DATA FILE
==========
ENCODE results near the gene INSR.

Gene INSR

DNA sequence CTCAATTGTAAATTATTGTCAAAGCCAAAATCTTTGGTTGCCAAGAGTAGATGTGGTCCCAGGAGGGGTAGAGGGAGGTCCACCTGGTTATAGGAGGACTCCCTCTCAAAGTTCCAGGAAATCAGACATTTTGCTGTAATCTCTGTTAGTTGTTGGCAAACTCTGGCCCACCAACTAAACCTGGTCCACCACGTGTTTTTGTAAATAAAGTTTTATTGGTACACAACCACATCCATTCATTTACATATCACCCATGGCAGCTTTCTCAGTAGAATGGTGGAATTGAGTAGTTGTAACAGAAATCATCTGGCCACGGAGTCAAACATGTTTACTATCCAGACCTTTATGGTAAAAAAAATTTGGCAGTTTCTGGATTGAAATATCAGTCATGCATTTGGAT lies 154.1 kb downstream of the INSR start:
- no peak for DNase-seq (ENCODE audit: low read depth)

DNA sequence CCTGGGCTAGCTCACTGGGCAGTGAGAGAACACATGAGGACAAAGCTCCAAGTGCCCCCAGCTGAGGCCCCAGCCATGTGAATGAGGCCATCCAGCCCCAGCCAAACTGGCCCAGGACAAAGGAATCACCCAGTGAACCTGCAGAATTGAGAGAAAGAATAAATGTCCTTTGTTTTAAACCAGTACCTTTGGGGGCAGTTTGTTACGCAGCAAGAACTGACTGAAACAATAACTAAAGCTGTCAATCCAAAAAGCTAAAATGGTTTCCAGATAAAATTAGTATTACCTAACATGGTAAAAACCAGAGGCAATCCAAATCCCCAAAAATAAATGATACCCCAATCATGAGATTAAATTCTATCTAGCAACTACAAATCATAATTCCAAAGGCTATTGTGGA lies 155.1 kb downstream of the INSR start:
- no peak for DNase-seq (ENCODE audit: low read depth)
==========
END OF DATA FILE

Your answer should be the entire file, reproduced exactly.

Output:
ENCODE results near the gene INSR.

Gene INSR

DNA sequence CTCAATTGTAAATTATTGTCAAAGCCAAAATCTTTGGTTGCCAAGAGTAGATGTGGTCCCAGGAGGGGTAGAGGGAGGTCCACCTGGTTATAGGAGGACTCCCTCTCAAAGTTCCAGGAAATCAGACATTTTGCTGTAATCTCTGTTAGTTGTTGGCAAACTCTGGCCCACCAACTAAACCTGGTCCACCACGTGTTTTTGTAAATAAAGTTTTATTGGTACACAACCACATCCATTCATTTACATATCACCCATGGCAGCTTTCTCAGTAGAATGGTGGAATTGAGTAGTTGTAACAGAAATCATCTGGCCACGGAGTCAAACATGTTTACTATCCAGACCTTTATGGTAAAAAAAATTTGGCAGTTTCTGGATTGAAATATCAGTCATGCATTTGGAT lies 154.1 kb downstream of the INSR start:
- no peak for DNase-seq (ENCODE audit: low read depth)

DNA sequence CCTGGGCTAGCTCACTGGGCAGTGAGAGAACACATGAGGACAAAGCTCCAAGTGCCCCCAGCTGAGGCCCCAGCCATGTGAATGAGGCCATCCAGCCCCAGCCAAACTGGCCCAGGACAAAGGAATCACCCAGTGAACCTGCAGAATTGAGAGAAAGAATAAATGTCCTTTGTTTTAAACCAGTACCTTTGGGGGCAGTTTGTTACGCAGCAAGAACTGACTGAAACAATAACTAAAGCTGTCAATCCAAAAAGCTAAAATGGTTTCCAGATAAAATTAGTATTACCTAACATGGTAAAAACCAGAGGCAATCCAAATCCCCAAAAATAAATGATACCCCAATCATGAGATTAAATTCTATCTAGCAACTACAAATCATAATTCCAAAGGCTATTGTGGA lies 155.1 kb downstream of the INSR start:
- no peak for DNase-seq (ENCODE audit: low read depth)